On 10/23/2012 3:40 AM, Stephen P. King wrote:

On 10/23/2012 2:03 AM, meekerdb wrote:On 10/22/2012 11:35 AM, Stephen P. King wrote:On 10/22/2012 6:05 AM, Quentin Anciaux wrote:I don't understand why you're focusing on NP-hard problems... NP-hard problems are solvable algorithmically... but not efficiently. When I read you (I'm surely misinterpreting), it seems like you're saying you can't solve NP-hard problems... it's not the case,... but as your input grows, the time to solve the problem may be bigger than the time ellapsed since the bigbang. You could say that the NP-hard problems for most input are not technically/practically sovable but they are in theories (you have the algorithm) unlike undecidable problems like the halting problem.## Advertising

QuentinHi Quentin, Yes, they are solved algorithmically. I am trying to get some focus on the requirement of resources for computations to be said to be solvable. This is my criticism of the Platonic treatment of computer theory, it completely ignores these considerations. The Big Bang theory (considered in classical terms) has a related problem in its stipulation of initial conditions, just as the Pre-Established Harmony of Leibniz' Monadology. Both require the prior existence of a solution to a NP-Hard problem. We cannot consider the solution to be "accessible" prior to its actual computation!Why not? NP-hard problems have solutions ex hypothesi; it's part of their defintion."Having a solution" in the abstract sense, is different from actual access to thesolution. You cannot do any work with the abstract fact that a NP-Hard problem has asolution, you must actually compute a solution! The truth that there exists a minimumpath for a traveling salesman to follow given N cities does not guide her anywhere. Thisshould not be so unobvious!

`But you wrote, "Both require the prior existence of a solution to a NP-Hard problem." An`

`existence that is guaranteed by the definition. When you refer to the universe computing`

`itself as an NP-hard problem, you are assuming that "computing the universe" is member of`

`a class of problems. It actually doesn't make any sense to refer to a single problem as`

`NP-hard, since the "hard" refers to how the difficulty scales with different problems of`

`increasing size. I'm not clear on what this class is. Are you thinking of something like`

`computing Feynman path integrals for the universe?`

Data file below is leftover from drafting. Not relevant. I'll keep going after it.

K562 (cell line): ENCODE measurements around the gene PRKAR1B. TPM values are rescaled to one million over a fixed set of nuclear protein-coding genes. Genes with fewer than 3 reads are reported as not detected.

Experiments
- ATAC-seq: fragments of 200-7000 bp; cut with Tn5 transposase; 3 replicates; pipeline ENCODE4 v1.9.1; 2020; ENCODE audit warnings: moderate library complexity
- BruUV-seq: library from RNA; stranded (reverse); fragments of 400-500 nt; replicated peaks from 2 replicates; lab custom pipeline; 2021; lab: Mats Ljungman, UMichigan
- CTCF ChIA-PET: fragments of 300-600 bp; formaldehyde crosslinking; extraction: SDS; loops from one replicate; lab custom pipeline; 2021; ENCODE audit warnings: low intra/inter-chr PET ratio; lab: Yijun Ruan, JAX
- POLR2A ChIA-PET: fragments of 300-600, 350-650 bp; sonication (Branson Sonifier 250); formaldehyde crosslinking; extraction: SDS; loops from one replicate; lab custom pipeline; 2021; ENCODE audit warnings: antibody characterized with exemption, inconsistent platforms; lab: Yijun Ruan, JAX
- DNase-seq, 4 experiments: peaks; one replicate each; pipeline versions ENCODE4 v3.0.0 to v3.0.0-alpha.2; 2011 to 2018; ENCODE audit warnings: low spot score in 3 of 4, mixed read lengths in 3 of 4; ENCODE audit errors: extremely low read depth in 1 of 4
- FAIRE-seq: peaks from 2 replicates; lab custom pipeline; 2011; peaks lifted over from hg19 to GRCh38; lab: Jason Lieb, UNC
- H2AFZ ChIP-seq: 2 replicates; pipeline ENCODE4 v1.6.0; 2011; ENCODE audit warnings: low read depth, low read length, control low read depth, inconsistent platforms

What would a "prior" computation mean?Where did you get that cluster of words?

`From you, below, in the next to last paragraph (just because I quit writing doesn't mean`

`I quit reading at the same point).`

Are you supposing that there is a computation and *then* there is an implementation (inmatter) that somehow realizes the computation that was formerly abstract. That wouldseem muddled.Right! It would be, at least, muddled. That is my point!

`But no one but you has ever suggested the universe is computed and then implemented to a`

`two-step process. So it seems to be a muddle of your invention.`

Brent

If the universe is to be explained as a computation then it must be realized by thecomputation - not by some later (in what time measure?) events.Exactly. The computation cannot occur before the universe! Did you stop reading atthis point?BrentThe calculation of the minimum action configuration of the universe such that there is a universe that we observe now is in the state that it is and such is consistent with our existence in it must be explained either as being the result of some fortuitous accident or, as some claim, some "intelligent design" or some process working in some super-universe where our universe was somehow selected, if the prior computation idea is true. I am trying to find an alternative that does not require computations to occur prior to the universe's existence! Several people, such as Lee Smolin, Stuart Kaufmann and David Deutsch have advanced the idea that the universe is, literally, computing its next state in an ongoing fashion, so my conjecture is not new. The universe is computing solutions to NP-Hard problems, but not in any Platonic sense.

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